A while ago, I entered a post about the importance of staying tuned in, drawing an analogy to driving. Well, another driving analogy had occured to me, this time about the need to focus on remaining time.
Let's put it this way. If you're driving from Philadelphia to New York City and you're at the entrance to the New Jersey Turnpike, what percent complete are you on your trip?
Some of you may guess certain percentages based on distance, but that's as foolish as basing project percent complete on the percent of budget or time that's been spent, without regard for work accomplished.
The quick answer is: Who cares what percent complete we are? What we really should be concerned with is how much time is left, assuming we care about what time we arrive to begin with.
But let's say that we DO care (i.e. schedule is a priority for us, as opposed to some other success factor). How can we measure whether we'll be there on time?
Simply using a percent complete tells us nothing. It's too subjective. What we need to know how much time is remaining. And that will depend on how fast you're going, how many miles are left, what barriers may arise (i.e. road closings, flat tires, etc.), how many stops you make, and a number of other variables. It's no different for projects.
For project schedule control, capturing percent complete is too theoretical, so that's not of much use to us. And capturing time spent tells us very little, except perhaps how long it took us to do prior work, which may not be an accurate indicator of future work. Besides, we can probably determine future work estimates more accurately through expert opinion and/or statistical sampling (combined with good planning).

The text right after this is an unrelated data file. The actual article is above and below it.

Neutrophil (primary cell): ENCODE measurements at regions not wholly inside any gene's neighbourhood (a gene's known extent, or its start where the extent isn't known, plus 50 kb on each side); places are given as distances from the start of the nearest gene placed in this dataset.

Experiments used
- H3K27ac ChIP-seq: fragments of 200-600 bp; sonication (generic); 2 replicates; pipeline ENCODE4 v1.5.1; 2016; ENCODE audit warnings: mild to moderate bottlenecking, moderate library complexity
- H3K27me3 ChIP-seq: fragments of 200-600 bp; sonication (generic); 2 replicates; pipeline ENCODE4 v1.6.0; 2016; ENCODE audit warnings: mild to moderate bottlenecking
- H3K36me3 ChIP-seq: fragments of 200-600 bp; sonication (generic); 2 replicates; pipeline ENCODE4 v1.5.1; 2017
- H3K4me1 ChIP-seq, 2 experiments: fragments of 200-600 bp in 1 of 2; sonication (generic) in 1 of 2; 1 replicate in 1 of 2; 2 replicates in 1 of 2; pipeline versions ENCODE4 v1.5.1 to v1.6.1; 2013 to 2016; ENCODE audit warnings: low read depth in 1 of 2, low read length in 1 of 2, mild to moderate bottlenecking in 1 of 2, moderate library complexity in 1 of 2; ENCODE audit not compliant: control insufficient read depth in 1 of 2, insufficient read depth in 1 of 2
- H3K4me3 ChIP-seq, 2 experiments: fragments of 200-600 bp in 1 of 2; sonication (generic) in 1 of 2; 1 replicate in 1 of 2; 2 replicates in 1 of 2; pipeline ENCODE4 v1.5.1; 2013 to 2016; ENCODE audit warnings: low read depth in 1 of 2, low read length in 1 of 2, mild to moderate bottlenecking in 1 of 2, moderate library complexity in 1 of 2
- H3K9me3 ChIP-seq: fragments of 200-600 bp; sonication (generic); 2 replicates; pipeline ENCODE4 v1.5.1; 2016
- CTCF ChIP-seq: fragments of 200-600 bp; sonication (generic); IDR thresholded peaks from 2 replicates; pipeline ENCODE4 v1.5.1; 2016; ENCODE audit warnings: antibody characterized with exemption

Of course, there's no harm in entering time spent as long as people are disciplined to always include time remaining. Then a percent-complete can be calculated based on that. But the percent-complete itself is not a leading indicator, so is still of questionable value.
If we focus instead on time remaining at the task level, and combine that with barrier removal, risk planning, and regular reforecasts, we'd have much better control over whether we "arrive on time."
We can improve our ability to estimate in the future by capturing lessons learned, doing spot checks, and using the information to create project schedule templates and checklists, so future projects can avoid running over the same potholes.
Some may say, "Oh, we still need the percent-complete for Earned Value calculations."
Do we really? By putting a dollar amount to the time remaining, we can solve the same problem in a simpler fashion, answering the question: How much is it going to cost us to complete this project and what's our estimated time to arrival?
Just some food for thought. See my followup post on Project Forecasting and Uncertainty as well.